Cornell joins NY-led group to propose hydrogen energy hub

Cornell and two Cornell research-startups have joined a consortium that aims to propose a Northeast research hub to make hydrogen a viable, clean-energy alternative to carbon-based fuels.

The New York-led multistate collaboration is guided by Gov. Kathy Hochul and organized by the New York State Energy Research and Development Authority (NYSERDA).

With approximately $9.6 billion available in federal funding, the U.S. Department of Energy (DOE) is expected to request proposals starting in early May for regional hydrogen centers that would offer a broad array of services, which will likely include research and demonstration projects. The Northeast group plans to apply for a portion of that federal funding.

Qihao Li, a post-doctoral researcher in the laboratory of Héctor Abruña, carries out a rotating disk electrode experiment to assess the electrocatalytic activity for one of the lab’s materials.

“I’ve never seen anything quite like this in my entire career,” said Héctor Abruña, the Émile M. Chamot Professor in the Department of Chemistry in the College of Arts and Sciences, who will represent Cornell in the collaboration. He is also the director of the Center for Alkaline Based Energy Solutions (CABES), a national-level research consortium. “The level of commitment – by The White House and the Department of Energy – is astonishing.”

When used to power a fuel cell, hydrogen energy is far more efficient than carbon-based fuels, said Abruña. “Hydrogen can be incredibly efficient,” he said. “A hydrogen fuel cell engine – even if you mess it up – is almost triple in efficiency” compared to gasoline (internal combustion) engines.

Abruña will be joined by Cornell research spinoff Ecolectro, a startup company at Cornell’s McGovern Center business incubator, and by Standard Hydrogen Corporation, a Cornell-related company, which are among 40 partners to develop the regional proposal.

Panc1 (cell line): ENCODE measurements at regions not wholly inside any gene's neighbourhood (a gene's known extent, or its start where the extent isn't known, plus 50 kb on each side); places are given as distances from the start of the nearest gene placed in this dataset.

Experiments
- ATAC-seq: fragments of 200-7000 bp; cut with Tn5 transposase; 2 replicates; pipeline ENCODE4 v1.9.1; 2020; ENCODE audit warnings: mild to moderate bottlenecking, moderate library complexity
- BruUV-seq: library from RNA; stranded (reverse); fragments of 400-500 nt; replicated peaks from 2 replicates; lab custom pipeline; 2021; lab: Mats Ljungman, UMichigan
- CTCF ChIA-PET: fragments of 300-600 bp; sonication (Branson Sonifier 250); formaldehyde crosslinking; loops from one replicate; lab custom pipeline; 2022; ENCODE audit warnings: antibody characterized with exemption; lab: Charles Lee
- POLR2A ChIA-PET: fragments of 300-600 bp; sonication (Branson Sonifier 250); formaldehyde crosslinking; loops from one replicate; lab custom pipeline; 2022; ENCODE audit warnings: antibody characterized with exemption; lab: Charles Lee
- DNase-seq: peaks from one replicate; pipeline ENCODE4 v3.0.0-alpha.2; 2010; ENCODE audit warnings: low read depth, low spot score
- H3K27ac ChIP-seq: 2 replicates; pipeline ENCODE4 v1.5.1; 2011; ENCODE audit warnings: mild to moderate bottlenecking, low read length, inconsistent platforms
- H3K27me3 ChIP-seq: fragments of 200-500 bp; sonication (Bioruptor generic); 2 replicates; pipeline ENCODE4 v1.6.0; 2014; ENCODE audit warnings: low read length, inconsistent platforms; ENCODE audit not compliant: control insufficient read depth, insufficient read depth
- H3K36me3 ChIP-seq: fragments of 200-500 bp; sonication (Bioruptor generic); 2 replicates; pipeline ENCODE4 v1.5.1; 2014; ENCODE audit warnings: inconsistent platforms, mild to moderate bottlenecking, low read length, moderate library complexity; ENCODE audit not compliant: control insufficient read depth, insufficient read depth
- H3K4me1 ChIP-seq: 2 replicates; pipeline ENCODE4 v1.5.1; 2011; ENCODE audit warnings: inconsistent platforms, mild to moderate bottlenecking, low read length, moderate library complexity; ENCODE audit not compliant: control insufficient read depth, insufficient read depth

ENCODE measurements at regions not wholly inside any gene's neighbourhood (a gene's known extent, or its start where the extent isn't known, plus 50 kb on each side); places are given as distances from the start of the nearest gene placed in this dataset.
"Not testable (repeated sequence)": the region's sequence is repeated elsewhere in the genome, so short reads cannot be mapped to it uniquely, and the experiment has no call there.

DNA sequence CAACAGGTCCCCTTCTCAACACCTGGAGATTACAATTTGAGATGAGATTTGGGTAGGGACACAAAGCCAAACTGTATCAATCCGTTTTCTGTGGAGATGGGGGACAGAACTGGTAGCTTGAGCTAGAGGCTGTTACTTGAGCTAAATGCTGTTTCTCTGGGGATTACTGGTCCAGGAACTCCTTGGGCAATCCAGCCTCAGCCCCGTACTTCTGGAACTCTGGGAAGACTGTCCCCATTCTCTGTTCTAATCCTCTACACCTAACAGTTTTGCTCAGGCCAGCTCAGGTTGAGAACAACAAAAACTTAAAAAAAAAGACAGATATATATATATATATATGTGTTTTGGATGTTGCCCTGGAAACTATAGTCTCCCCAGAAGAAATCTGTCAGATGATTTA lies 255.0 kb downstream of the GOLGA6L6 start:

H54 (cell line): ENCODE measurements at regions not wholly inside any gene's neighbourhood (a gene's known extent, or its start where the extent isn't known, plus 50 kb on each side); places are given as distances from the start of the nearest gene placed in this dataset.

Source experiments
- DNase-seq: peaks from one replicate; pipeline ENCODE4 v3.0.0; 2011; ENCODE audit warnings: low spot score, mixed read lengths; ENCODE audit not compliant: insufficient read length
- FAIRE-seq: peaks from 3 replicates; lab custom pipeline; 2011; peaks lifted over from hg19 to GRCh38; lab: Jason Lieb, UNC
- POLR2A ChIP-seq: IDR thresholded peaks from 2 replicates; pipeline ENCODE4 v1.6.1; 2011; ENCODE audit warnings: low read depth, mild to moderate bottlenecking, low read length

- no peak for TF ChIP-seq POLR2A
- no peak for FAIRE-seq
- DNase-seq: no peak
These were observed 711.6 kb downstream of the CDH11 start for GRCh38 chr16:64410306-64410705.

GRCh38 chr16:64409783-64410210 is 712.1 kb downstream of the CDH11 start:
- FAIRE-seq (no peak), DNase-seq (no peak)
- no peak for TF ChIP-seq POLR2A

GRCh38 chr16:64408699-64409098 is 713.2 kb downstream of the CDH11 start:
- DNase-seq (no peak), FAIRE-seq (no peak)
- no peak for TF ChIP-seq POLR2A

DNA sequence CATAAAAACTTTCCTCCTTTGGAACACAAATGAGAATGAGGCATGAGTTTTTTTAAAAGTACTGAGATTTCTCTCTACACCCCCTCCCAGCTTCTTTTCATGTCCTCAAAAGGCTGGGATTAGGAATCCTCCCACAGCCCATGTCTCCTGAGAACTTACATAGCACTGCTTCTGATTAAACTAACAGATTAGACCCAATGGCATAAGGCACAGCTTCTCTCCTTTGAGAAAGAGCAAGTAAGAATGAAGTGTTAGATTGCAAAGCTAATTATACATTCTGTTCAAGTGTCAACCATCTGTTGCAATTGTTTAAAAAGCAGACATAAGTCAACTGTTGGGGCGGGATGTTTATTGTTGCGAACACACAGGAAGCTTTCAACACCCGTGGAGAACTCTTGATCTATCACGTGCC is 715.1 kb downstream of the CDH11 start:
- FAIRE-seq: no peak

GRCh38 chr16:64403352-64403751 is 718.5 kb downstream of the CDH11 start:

Gabriel Rodríguez-Calero, Ph.D. ‘14, Ecolectro’s chief executive officer and Kristina Hugar, Ph.D. ‘15, chief scientific officer, will represent Ecolectro. Geoffrey Coates, the Tisch University Professor of Chemistry (A&S), whose research includes the development of polymeric materials for economical energy storage and conversion technologies, as well as Abruña, serve as scientific advisors to Ecolectro.

Cornell impacting New York State

Abruña and Coates are faculty fellows at the Cornell Atkinson Center for Sustainability.

For decades, clean (so-called green) hydrogen fuel had been costly to produce because it required the use of platinum, an expensive precious metal needed in electrolyzers and fuel cells. But in 2018, the DOE granted $1.7 million to Ecolectro to develop alkaline exchange membrane materials used in water electrolyzers and fuel cells which enable the use of non-precious metal based electrocatalysts, which would dramatically lower the cost of green hydrogen and fuel cell production.

In February 2022, Abruña and a team of Cornell chemists announced a class of nonprecious metal derivatives that can catalyze fuel cell reactions just as well as platinum – but at a fraction of the cost. In March, the Abruña group and collaborators published a paper on a how a high activity and low cost nitrogen-doped, carbon-coated nickel anode catalyzed the hydrogen oxidation reaction which is essential in hydrogen fuel cells.

Qihao Li, left, Geoff Coates, the Tisch University Professor of Chemistry and Héctor Abruña, the Émile M. Chamot Professor in the Department of Chemistry, discuss hydrogen energy.

Fuel cell chemist Paul Mutolo ’94, executive director of CABES and chief executive officer of Standard Hydrogen Corporation, will represent his company for the hub effort.

Last year, Standard Hydrogen Corporation and National Grid (a consortium partner) announced plans to build New York’s first hydrogen “energy station” – which looks like a conventional gasoline filling station –in New York’s Capital Region. At that station, hydrogen would be produced renewably on-site – with electricity derived from sustainable wind or solar energy during the electrolysis process – turning it into a viable source of hydrogen. Completion is expected by early 2023.

The New York-led consortium includes Connecticut, Massachusetts and New Jersey, which have on-going, strong hydrogen and fuel cell-innovation research programs.

Other New York universities participating in the consortium include Columbia University, Rochester Institute of Technology, New York University, Stony Brook University (SUNY), City College of New York and University at Buffalo (SUNY).

“Expanding the hydrogen market is critical to New York’s aggressive pursuit of clean-energy alternatives that will supercharge our economy and advance our climate goals,” Hochul said. “Coalitions like this one serve as a model to the nation on the collaboration that is required to meet this moment and bring us closer to a carbon-neutral future.”